Spanish illustrator Irma Gruenholz constructs hand sculpted, three-dimensional scenes using clay. Her surreal compositions primarily involve portraits of rosy-cheeked humans coupled with fantastical characteristics. A woman, posed like a frog, captures small human flies with her long tongue. Another illustration features a woman catching small bits of light between two chopsticks. Gruenholz forms the clay into smooth, elegant figures that don’t immediately read as handmade – they look like they could’ve been digitally produced.
A lot of work goes into crafting these illustrations. Gruenholz individually creates each character each character and scene using sculpting tools and paint. They’re held in place by stands and posed correctly. Scenes are photographed and later edited to remove the supports and produce the illusion that they could possibly be real.
Izumi Kato’s characters resemble angelic porcelain dolls. On the verge of breaking apart, they don’t seem to care. They just are, and that’s why they are so touching. The artist, from the tips of his fingers; with which he paints; brings to life innocent beings with extraterrestrial features. Their googly eyes, cracked noses and little bodies create an eerie harmony in the painting. So much that we would almost want to nurture them in real life.
As if he knew, their “dad” turned them into sculptures. He made them out of wood, three-dimensional, and as moving as their little brothers and sisters.
All that they evoke; strangeness, ambiguity, revulsion or sympathy is meant to dig into our contemplation on relationships. The poetic landscape of morbid embryos leads to question the nature of interaction with others but foremost with oneself.
Izumi Kato elegantly directs the viewer’s eyes to the characters’ heads, growing out of their svelt bodies, totemic figures; a blend of ancient Egypt and tribal African culture. He creates a bridge to our own head and thoughts because he wants the viewer to develop their own ideas from his abstract paintings and sculptures.
“Painting challenges the world. It is an unnatural form that has been singled out from our current three-dimensional living space. There is nothing strange about sculpture in our world, but painting is different. We search for another world in it.”
Robin Williams paints beautiful adolescent subjects performing antiquated tasks, playing dress up in vast fields, and staring at the sky while pondering the meaning of life. You can see her debut solo show in NYC at P.P.O.W on January 27th.
Rosemarie Fiore’s fireworks drawings are literally explosive both in their visuals as well as their technique. Combining collage, paint and live explosives, Fiore creates images that are full of energy, saturated color and unorthodox compositions. Make sure to catch her opening at Priska C. Juschka Fine Art in NYC May 19th- July 2nd.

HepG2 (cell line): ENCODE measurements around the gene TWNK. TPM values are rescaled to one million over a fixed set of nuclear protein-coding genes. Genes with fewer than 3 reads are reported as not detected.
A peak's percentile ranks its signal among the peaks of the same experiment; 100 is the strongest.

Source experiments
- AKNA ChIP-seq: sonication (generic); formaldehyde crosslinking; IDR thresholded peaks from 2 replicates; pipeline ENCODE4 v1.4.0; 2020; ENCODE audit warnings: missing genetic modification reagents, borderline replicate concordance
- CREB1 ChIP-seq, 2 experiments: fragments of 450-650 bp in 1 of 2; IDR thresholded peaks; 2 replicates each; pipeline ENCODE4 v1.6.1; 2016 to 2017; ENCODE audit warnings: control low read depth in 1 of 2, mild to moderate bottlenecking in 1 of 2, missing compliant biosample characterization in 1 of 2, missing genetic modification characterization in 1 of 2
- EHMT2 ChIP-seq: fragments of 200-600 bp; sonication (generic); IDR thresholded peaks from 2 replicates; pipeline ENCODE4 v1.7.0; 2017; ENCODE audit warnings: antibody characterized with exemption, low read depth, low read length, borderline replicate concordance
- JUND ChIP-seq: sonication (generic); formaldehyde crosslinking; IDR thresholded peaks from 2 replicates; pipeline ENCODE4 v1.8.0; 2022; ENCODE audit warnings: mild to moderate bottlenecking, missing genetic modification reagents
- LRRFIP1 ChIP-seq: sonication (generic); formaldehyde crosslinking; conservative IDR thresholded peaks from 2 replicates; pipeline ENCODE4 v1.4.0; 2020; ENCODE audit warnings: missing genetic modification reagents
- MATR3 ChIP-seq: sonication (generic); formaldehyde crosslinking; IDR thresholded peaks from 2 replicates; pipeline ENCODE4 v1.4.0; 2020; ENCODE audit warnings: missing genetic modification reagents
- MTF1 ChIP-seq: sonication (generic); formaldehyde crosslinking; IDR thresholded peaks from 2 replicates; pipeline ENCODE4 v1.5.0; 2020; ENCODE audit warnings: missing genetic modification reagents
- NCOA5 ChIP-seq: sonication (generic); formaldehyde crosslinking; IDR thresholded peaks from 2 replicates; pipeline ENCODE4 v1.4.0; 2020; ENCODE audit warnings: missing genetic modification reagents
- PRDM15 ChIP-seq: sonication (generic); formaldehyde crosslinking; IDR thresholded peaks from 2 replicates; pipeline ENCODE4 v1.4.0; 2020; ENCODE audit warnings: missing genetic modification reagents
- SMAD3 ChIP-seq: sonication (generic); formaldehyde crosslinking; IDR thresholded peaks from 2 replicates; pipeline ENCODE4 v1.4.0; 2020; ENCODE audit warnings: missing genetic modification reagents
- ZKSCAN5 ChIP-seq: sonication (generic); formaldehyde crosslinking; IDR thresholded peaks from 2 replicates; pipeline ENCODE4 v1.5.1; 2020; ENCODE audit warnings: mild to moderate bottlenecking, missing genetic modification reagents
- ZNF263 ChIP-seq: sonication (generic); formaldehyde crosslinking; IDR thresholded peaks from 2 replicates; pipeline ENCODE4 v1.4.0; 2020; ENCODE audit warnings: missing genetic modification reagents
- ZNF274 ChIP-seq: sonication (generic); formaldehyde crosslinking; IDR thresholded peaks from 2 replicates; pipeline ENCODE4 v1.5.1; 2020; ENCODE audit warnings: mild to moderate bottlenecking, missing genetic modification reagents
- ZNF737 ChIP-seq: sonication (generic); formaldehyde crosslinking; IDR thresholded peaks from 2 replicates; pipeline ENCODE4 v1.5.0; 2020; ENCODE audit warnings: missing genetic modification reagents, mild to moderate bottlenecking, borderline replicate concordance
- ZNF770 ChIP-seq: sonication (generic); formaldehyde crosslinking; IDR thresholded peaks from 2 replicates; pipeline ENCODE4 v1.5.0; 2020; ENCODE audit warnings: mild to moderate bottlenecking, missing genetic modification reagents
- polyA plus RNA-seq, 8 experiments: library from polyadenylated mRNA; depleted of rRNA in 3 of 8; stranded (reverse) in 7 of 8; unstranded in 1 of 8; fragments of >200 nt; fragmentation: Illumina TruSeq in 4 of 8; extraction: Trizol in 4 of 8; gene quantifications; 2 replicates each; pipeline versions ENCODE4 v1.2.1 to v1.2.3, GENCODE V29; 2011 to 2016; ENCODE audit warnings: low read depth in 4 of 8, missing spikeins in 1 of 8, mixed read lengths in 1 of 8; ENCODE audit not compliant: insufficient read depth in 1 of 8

Black Thorns in the White Cube is a group show that presents work by eight contemporary artists influenced by the “mystic obscurity” of Black Metal music. The exhibitors “explore haunted Germanic forests, descents into the void, visual translations of sonic experiences, ontologies of Black Metal band logos, and barren western landscapes.” Curator Amelia Ishmael is a Black Metal scholar – a mix of curator, art historian, and artist who specializes in the thorny intersections between Black Metal music and contemporary art. She is also the co-editor of Helvete, a journal of Black Metal Theory. The exhibition lands at the Chicago gallery space Western Exhibitions from Kansas City this Friday.
Designer Revital Cohen’sThe Immortal installation consists of five hacked life support machines so that they each keep one another alive. Each machine is circulating liquids and air in attempt to mimic a biological structure.
The Immortal investigates human dependence on electronics, the desire to make machines replicate organisms and our perception of anatomy as reflected by biomedical engineering. Watch a full video of this piece in action after the jump. (via)
Paris based photographer Ben Sandler’s photography series feel like small freeze frame shots of instantaneous events. I love the architectural detail of each shot, its environment holding just as much weight as it’s action, and the humor behind the predicaments of each character.
“Global Street Food” is a show which is currently running at the Vitra Design Museum in Germany. The exhibition is made up of actual structures used by street food vendors around the world. It was curated by German art director Mike Meiré, who writes that it “is dedicated to the fascination with improvised kitchens in public places; urban fast food stations navigating the contrast between pragmatic dilettantism and complexity in the smallest of spaces.”